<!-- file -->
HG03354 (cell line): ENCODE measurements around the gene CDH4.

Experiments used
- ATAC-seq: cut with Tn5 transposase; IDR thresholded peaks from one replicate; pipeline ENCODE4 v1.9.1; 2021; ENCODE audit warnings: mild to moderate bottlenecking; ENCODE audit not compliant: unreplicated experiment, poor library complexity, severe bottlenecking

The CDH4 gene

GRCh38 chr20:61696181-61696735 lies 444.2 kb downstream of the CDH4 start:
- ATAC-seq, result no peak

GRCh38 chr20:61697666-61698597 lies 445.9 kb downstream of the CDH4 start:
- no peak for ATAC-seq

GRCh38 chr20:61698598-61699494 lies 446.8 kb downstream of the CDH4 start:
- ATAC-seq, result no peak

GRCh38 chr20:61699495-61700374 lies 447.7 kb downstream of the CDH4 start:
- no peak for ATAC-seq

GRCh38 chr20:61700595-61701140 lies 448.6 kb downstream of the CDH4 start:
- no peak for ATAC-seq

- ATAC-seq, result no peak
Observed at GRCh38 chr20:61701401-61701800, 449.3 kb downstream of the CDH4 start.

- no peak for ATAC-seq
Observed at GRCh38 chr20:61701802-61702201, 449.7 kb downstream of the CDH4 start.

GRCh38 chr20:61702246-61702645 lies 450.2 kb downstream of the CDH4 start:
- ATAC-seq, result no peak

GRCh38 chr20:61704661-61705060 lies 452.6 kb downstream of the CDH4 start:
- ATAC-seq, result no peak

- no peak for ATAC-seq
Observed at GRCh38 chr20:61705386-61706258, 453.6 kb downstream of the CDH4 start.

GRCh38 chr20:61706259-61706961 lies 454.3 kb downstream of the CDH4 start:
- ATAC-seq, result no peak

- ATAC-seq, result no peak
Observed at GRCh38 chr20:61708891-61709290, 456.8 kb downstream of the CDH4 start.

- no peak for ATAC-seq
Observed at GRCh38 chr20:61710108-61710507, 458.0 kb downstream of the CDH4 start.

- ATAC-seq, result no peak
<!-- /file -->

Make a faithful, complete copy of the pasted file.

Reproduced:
HG03354 (cell line): ENCODE measurements around the gene CDH4.

Experiments used
- ATAC-seq: cut with Tn5 transposase; IDR thresholded peaks from one replicate; pipeline ENCODE4 v1.9.1; 2021; ENCODE audit warnings: mild to moderate bottlenecking; ENCODE audit not compliant: unreplicated experiment, poor library complexity, severe bottlenecking

The CDH4 gene

GRCh38 chr20:61696181-61696735 lies 444.2 kb downstream of the CDH4 start:
- ATAC-seq, result no peak

GRCh38 chr20:61697666-61698597 lies 445.9 kb downstream of the CDH4 start:
- no peak for ATAC-seq

GRCh38 chr20:61698598-61699494 lies 446.8 kb downstream of the CDH4 start:
- ATAC-seq, result no peak

GRCh38 chr20:61699495-61700374 lies 447.7 kb downstream of the CDH4 start:
- no peak for ATAC-seq

GRCh38 chr20:61700595-61701140 lies 448.6 kb downstream of the CDH4 start:
- no peak for ATAC-seq

- ATAC-seq, result no peak
Observed at GRCh38 chr20:61701401-61701800, 449.3 kb downstream of the CDH4 start.

- no peak for ATAC-seq
Observed at GRCh38 chr20:61701802-61702201, 449.7 kb downstream of the CDH4 start.

GRCh38 chr20:61702246-61702645 lies 450.2 kb downstream of the CDH4 start:
- ATAC-seq, result no peak

GRCh38 chr20:61704661-61705060 lies 452.6 kb downstream of the CDH4 start:
- ATAC-seq, result no peak

- no peak for ATAC-seq
Observed at GRCh38 chr20:61705386-61706258, 453.6 kb downstream of the CDH4 start.

GRCh38 chr20:61706259-61706961 lies 454.3 kb downstream of the CDH4 start:
- ATAC-seq, result no peak

- ATAC-seq, result no peak
Observed at GRCh38 chr20:61708891-61709290, 456.8 kb downstream of the CDH4 start.

- no peak for ATAC-seq
Observed at GRCh38 chr20:61710108-61710507, 458.0 kb downstream of the CDH4 start.

- ATAC-seq, result no peak